Important: An unedited diary file without comments submitted as a lab writeup is not
acceptable.
1. Entering matrices: Enter the following matrices:

2 6
1 2
A=
, B=
,
3 9
3 4

C=
−5
5
5
3

2. Check some linear algebra rules:
(a) Is matrix addition commutative? Compute A + B and then B + A. Are the results the
same?
(b) Is matrix addition associative? Compute (A + B) + C and A + (B + C) in the order
prescribed. Are the results the same?
(c) Is multiplication with a scalar distributive? Compute α(A + B) and αA + αB, taking
α = 5 and show that the results are the same.
(d) Is multiplication with a matrix distributive? Compute A(B + C) and compare with
AB + AC.
(e) Matrices are different from scalars!
(i) For scalars, ab = ac implies that b = c if a 6= 0. Is that true for matrices? Check by
computing AB and AC for the matrices given above.
(ii) In general, matrix products do not commute either (unlike scalar products). Check if AB
and BA give different results.
3. Create matrices with zeros, eye, ones, and triu: Create the following matrices with the
help of the matrix generation functions zeros, eye , ones, and triu. See the on-line help on these
functions if required (i.e. help eye)

0
M=
0
0
0

0
,
0

5
N = 0
0
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Stefania Tracogna, SoMSS, ASU
0
5
0

0
0 ,
5

3
P =
3
3
3


1
Q = 0
0
1
1
0

1
1 .
1
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MATLAB sessions: Laboratory 1
4. Create a big matrix with submatrices: The following matrix G is created by putting matrices
A, B, and C from Exercise 1, on its diagonal and inserting 2 × 2 zeros matrices and 2 × 2 identity
matrices in the appropriate position. Create the matrix using submatrices A, B, C, zeros and
eye (that is, you are not allowed to enter the numbers explicitly).


2 6 0 0
1 0
 3 9 0 0
0 1 


 0 0 1 2
0 0 

G=
 0 0 3 4
0 0 


 1 0 0 0 −5 5 
0 1 0 0
5 3
5. Manipulate a matrix: Do the following operations on matrix G created above in Problem 4.
(a) Extract the first 4 × 4 submatrix from G and store it in the matrix H, that is, create a matrix


2 6 0 0
 3 9 0 0 

H=
 0 0 1 2 
0 0 3 4
by extracting the appropriate rows and columns from the matrix G.
(b) Replace G(5,5) with 4.
(c) What happens if you type G(:,:) and hit return? Do not include the output in your lab
report, but include a statement describing the output in words.
What happens if you type G(:) and hit return? Do not include the output in your lab report,
but include a statement describing the output in words.
(d) What do you get if you type G(7) and hit return? Can you explain how MATLAB got that
answer? Try G(16) to confirm your answer.
(e) What happens if you type G(12,1) and hit return?
(f) What happens if you type G(G>5) and hit return? Can you explain how MATLAB got that
answer? What happens if you type G(G>5) = 100 and hit return? Can you explain how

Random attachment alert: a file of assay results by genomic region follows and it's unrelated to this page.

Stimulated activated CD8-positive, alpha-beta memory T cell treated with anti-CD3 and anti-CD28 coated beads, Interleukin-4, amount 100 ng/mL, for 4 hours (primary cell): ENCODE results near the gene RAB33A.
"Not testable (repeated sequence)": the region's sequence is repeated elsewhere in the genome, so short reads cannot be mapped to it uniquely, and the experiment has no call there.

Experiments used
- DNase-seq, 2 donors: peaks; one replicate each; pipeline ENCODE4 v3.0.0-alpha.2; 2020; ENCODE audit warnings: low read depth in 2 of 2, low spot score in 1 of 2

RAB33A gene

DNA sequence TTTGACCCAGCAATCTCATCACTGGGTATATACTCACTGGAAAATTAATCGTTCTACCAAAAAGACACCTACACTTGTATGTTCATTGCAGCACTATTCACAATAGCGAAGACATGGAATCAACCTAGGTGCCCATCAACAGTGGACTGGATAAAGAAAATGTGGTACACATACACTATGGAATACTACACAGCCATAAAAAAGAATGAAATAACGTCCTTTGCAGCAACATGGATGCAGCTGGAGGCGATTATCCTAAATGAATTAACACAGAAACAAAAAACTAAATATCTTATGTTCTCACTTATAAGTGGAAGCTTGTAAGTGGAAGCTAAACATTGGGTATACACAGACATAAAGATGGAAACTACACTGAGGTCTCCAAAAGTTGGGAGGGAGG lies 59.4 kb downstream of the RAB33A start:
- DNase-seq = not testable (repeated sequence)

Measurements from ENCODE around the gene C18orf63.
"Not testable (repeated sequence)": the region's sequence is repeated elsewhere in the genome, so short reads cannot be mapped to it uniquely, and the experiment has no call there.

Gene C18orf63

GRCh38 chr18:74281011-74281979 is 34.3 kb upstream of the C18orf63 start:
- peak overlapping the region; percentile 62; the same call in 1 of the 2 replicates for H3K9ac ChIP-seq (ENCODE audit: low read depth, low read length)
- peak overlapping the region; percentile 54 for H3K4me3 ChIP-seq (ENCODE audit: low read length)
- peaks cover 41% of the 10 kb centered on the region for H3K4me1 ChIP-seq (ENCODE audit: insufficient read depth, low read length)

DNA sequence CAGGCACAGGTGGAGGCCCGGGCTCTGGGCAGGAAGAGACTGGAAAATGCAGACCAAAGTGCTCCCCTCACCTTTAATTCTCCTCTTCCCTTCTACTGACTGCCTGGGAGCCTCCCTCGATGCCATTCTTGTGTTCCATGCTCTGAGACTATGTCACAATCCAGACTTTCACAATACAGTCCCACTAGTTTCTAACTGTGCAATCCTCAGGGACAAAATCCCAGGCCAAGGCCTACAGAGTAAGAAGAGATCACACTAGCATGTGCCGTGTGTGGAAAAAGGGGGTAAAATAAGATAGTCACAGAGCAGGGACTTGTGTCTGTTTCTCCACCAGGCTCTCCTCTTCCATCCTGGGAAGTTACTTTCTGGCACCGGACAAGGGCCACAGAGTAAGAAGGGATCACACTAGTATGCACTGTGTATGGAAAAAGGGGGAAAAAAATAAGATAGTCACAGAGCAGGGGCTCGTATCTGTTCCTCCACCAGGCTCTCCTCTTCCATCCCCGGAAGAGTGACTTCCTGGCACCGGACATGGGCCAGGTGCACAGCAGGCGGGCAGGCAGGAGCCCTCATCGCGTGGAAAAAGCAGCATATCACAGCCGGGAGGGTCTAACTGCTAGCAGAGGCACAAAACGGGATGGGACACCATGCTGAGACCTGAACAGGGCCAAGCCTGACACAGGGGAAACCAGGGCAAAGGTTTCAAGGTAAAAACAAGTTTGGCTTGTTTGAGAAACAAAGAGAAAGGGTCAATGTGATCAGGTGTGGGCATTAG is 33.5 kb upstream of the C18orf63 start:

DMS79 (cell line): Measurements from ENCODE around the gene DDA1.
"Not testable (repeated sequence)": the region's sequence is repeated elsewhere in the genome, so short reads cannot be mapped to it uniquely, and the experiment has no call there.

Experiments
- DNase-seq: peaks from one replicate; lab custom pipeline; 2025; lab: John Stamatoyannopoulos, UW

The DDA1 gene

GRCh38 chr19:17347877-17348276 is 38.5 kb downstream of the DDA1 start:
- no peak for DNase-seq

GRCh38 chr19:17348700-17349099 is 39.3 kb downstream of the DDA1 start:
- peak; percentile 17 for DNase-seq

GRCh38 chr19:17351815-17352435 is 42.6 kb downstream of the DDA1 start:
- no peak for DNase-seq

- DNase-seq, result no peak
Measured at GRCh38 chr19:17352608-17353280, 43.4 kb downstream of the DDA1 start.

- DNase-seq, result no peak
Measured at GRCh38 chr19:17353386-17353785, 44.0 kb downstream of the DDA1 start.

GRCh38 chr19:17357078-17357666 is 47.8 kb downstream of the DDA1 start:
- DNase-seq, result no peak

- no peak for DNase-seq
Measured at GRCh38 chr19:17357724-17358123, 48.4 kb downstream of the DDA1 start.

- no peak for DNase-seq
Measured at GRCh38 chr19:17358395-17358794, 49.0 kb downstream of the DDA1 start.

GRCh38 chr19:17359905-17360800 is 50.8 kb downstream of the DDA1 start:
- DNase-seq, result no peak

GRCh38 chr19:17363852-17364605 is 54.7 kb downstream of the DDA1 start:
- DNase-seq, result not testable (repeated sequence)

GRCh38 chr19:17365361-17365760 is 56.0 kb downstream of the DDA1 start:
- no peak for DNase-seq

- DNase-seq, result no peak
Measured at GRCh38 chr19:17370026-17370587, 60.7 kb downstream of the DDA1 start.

MATLAB got that answer?
(g) Delete the last row and the third column of the matrix G.
6. See the structure of a matrix: Create a 20 × 20 matrix with the command A = ones(20);
Now replace the 10 × 10 submatrix between rows 6:15 and columns 6:15 with zeros. See the
structure of the matrix (in terms of nonzero entries) with the command spy(A).
Set the 5 × 5 submatrices in the top right corner and bottom left corner to zeros and see the
structure again.
NOTE: Use semicolon to suppress the output for all the matrices in this problem. In your lab-write
up include the pictures obtained with the spy command. To include the pictures, open your diary
file using a word processor such as MS Word then, on the MATLAB figure, select “Edit” and “Copy
Figure”, and paste the picture into the Word file. Make sure you crop and resize the picture so
that it does not take up too much space.
7. Create a symmetric matrix: Create an upper triangular matrix with the following command:
A = diag(1:6) + diag(7:11, 1) + diag(12:15, 2)
Make sure you understand how this command works (see the on-line help on diag). Now use the
upper off-diagonal terms of A to make A a symmetric matrix with the following command:
A = A + triu(A,1)’
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MATLAB sessions: Laboratory 1
This command takes the upper triangular part of A above the main diagonal, flips it (transpose),
and adds to the original matrix A, thus creating a symmetric matrix A. See the on-line help on
triu.
8. Do some cool operations: Create a 10 × 10 random matrix with the command A = rand(10);
Now do the following operations:
(a) Multiply all elements of A by 100 and store the result in the matrix A. Then round off all
elements of the matrix to integers with the command A = fix(A).
(b) Replace all elements of A that are less than 10 with zeros (Hint: see exercise 5(f))
(c) Replace all elements of A > 90 with infinity (inf)
(d) Extract all 30 ≤ aij ≤ 50 in a vector b, that is, find all elements of A that are between 30
and 50 and put them in a vector b. (Hint: the logical operator & (AND) may be useful).
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Stefania Tracogna, SoMSS, ASU